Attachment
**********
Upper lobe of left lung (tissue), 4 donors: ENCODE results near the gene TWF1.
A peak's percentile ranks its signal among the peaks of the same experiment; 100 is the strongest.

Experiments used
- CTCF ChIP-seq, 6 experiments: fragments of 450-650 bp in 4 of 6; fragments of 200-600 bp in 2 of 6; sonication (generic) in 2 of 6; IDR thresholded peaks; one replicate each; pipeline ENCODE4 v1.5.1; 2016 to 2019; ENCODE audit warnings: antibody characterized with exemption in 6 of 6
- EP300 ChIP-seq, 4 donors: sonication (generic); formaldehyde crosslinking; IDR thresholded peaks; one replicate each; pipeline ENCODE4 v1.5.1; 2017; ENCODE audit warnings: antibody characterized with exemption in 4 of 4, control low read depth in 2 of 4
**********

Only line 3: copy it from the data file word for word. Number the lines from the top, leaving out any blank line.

Experiments used